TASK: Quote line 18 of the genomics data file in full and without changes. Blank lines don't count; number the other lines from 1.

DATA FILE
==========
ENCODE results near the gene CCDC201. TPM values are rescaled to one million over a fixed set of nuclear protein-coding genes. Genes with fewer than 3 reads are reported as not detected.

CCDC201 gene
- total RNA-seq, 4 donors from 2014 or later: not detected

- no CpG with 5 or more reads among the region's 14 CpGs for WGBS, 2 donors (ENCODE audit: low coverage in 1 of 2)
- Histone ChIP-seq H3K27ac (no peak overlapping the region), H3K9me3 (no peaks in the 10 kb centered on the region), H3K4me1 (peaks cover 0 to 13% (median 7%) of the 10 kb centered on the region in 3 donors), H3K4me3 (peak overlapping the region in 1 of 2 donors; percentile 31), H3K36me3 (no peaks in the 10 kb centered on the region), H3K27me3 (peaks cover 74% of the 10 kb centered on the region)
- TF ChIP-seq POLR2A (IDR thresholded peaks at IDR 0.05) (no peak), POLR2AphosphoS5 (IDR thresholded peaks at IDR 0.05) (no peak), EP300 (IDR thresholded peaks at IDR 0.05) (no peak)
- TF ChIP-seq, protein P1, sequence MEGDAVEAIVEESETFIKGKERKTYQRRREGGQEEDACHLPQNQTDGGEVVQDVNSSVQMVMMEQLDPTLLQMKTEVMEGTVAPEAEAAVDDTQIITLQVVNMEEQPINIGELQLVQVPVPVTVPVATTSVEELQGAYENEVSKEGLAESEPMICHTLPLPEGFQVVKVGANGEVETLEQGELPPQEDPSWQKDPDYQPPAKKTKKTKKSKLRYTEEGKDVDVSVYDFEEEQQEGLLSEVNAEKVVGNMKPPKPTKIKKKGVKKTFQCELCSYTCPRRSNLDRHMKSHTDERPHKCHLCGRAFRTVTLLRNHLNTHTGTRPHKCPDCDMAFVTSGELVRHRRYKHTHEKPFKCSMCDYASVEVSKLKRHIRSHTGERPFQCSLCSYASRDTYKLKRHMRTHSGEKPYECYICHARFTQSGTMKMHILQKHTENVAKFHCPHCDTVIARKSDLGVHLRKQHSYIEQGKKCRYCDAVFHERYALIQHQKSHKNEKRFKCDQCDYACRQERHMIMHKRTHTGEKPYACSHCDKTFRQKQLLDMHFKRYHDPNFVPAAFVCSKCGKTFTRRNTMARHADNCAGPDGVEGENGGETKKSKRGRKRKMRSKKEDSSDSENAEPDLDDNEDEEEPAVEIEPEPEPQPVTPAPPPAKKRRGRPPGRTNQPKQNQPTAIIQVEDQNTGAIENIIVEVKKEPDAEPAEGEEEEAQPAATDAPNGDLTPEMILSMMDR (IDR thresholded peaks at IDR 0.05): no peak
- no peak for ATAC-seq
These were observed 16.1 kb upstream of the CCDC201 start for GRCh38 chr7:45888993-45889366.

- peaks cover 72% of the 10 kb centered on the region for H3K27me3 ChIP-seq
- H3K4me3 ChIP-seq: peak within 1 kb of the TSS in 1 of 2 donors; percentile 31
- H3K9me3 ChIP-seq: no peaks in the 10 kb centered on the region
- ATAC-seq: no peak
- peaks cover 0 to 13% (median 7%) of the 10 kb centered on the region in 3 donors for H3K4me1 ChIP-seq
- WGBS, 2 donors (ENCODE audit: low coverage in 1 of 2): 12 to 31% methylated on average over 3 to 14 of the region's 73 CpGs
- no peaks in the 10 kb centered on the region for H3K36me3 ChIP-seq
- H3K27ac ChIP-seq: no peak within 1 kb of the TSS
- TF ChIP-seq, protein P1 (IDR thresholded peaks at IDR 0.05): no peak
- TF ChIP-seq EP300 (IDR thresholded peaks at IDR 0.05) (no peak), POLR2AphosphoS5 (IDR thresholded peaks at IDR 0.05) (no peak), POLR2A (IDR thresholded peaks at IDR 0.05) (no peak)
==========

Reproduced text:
- TF ChIP-seq, protein P1 (IDR thresholded peaks at IDR 0.05): no peak